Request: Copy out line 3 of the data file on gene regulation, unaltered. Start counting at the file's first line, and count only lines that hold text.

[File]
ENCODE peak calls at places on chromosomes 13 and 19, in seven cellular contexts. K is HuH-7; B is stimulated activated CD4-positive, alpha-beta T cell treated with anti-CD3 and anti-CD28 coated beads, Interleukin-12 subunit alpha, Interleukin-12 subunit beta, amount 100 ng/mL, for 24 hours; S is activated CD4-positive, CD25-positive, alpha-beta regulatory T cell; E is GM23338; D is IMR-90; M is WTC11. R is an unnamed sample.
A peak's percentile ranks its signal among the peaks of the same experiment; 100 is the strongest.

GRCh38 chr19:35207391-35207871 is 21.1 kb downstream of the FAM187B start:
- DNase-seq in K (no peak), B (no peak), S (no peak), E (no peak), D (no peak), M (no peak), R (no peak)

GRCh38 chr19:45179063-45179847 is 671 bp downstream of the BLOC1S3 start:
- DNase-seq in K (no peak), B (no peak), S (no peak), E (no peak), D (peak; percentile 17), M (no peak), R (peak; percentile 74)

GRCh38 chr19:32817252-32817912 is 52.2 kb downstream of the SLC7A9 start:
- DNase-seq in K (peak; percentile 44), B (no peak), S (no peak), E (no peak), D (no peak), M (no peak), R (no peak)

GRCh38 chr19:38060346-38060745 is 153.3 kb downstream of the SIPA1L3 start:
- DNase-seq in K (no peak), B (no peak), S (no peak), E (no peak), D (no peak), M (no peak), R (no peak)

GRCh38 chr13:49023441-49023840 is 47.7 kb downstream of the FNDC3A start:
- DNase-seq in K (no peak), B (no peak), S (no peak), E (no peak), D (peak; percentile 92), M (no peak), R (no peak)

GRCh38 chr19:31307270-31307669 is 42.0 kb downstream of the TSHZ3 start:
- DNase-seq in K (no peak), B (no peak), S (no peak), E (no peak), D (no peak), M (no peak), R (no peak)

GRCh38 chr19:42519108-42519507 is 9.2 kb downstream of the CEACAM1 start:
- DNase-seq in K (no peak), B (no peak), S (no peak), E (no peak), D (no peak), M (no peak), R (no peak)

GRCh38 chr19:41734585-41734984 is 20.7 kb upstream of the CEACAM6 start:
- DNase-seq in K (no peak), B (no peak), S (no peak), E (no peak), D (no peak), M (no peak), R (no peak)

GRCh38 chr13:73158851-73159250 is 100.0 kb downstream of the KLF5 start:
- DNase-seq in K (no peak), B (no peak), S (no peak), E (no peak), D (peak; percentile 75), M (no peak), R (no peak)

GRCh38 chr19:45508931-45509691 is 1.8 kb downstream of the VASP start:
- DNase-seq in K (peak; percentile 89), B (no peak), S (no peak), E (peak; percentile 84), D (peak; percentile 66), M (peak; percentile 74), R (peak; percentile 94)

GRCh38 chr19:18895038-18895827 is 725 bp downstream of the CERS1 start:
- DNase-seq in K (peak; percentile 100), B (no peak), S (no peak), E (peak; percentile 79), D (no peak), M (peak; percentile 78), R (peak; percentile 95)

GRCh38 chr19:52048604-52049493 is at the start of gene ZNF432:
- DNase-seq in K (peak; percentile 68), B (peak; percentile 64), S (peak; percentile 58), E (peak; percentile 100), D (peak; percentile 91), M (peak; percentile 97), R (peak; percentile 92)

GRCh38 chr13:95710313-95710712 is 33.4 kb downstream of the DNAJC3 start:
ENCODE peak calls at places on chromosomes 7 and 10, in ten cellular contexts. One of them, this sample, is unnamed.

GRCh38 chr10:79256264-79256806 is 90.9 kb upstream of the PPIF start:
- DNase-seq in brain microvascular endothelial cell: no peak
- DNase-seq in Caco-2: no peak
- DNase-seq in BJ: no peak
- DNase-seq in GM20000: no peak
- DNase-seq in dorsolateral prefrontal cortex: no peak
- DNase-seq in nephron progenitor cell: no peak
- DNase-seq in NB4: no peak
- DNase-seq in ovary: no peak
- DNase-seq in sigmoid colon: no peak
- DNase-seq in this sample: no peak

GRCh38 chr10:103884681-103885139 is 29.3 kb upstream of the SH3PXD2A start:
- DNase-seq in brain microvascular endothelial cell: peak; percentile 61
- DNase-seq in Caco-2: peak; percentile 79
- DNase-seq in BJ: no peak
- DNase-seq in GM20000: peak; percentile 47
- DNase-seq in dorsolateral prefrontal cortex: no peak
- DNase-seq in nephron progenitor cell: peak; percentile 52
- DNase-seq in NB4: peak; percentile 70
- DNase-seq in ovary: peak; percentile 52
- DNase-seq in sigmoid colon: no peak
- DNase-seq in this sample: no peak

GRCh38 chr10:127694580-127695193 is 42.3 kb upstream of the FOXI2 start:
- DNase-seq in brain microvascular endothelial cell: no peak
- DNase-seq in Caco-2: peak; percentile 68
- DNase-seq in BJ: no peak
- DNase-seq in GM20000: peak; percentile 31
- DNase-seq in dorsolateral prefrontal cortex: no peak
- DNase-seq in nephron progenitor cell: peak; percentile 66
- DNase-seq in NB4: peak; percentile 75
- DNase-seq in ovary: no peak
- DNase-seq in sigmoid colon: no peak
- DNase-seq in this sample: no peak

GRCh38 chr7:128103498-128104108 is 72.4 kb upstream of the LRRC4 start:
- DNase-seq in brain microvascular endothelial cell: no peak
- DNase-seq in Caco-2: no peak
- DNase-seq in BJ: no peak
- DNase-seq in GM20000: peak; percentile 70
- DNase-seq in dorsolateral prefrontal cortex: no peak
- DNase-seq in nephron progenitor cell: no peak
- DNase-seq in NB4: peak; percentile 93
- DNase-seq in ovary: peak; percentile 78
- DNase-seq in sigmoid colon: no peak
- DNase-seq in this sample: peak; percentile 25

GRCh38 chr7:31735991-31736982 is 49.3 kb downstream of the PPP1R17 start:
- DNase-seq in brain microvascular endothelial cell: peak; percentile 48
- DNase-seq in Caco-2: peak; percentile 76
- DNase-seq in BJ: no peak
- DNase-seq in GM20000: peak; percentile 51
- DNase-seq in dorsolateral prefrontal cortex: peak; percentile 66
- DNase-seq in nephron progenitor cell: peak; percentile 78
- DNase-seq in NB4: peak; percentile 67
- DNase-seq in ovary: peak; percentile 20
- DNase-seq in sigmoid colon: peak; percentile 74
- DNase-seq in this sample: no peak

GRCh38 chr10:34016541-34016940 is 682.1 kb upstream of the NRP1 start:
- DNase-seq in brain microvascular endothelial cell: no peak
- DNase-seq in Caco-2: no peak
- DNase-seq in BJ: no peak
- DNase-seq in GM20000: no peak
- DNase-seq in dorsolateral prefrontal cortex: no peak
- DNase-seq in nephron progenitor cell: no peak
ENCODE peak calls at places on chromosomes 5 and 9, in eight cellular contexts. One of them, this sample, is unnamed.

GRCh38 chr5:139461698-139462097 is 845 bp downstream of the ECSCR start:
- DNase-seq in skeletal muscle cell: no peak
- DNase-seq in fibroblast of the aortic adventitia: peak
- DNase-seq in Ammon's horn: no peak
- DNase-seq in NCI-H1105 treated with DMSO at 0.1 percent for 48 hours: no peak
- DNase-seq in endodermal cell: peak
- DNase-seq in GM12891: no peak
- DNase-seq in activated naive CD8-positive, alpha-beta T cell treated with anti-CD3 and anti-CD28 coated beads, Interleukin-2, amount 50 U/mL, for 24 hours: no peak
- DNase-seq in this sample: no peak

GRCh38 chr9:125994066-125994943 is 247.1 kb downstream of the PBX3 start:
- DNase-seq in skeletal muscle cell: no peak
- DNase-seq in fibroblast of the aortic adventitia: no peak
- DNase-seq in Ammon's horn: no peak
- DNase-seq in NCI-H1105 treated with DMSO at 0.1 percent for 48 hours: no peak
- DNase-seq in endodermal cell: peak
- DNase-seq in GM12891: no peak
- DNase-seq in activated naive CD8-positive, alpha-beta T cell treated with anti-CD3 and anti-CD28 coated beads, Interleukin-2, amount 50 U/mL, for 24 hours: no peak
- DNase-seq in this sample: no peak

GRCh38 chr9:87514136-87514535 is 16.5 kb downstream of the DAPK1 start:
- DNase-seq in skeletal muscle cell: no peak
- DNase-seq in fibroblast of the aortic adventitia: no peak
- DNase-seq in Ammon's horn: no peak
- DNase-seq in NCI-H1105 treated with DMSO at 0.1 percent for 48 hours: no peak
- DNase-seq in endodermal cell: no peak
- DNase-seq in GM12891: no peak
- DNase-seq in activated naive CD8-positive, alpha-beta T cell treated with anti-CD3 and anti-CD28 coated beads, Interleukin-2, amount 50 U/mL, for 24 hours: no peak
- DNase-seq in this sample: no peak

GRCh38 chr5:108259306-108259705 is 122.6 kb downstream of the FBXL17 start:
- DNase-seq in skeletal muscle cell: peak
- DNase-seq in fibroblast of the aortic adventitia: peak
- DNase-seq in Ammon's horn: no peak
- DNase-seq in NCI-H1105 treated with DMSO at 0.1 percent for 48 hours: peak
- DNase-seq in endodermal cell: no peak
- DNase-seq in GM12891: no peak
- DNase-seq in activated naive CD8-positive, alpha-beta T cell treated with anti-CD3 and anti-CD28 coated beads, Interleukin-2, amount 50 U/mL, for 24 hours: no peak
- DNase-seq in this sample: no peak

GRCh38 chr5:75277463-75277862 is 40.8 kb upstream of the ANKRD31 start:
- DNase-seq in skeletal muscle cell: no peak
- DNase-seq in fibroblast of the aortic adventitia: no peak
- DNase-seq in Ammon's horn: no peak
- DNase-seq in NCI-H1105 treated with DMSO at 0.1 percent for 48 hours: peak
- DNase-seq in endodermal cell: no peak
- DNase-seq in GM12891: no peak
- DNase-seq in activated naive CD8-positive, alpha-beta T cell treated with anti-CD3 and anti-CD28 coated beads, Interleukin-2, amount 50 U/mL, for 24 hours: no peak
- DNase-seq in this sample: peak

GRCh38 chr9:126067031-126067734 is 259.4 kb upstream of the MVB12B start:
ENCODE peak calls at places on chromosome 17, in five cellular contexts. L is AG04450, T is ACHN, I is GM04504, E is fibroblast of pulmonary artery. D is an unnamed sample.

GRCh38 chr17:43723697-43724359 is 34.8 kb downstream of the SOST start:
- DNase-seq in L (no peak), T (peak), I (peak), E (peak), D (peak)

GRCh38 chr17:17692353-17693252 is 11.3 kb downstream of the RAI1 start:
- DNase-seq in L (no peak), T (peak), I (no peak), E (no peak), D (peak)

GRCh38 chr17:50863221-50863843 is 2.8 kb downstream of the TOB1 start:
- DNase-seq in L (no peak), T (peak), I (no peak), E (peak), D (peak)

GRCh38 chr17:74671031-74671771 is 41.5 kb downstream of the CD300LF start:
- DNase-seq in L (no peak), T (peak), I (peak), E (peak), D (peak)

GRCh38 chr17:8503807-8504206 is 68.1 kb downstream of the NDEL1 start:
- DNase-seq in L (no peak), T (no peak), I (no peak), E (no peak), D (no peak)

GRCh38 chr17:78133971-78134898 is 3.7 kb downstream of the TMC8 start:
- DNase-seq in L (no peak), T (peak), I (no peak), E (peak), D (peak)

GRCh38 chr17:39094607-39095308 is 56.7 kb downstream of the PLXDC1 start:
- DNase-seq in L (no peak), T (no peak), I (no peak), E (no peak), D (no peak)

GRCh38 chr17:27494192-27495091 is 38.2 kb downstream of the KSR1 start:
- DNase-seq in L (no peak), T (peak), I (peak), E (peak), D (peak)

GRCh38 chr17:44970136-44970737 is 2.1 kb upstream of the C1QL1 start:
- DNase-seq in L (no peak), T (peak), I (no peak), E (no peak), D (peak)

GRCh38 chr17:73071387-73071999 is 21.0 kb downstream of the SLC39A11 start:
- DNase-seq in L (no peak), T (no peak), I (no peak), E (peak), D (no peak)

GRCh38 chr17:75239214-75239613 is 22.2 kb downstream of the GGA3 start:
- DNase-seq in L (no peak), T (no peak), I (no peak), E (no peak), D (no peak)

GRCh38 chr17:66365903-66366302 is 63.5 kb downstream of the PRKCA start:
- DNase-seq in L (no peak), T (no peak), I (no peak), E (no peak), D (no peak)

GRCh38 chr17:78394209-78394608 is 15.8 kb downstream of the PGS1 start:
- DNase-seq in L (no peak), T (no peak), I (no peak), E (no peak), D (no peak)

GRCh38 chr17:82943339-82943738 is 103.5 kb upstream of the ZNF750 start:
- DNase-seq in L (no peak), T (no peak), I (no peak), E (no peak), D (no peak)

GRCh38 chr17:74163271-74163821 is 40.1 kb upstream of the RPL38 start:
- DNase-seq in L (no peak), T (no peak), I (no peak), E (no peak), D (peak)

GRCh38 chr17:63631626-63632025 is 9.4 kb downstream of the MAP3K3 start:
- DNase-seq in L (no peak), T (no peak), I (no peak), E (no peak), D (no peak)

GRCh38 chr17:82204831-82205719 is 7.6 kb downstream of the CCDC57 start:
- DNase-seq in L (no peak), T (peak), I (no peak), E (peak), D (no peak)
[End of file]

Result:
GRCh38 chr19:35207391-35207871 is 21.1 kb downstream of the FAM187B start: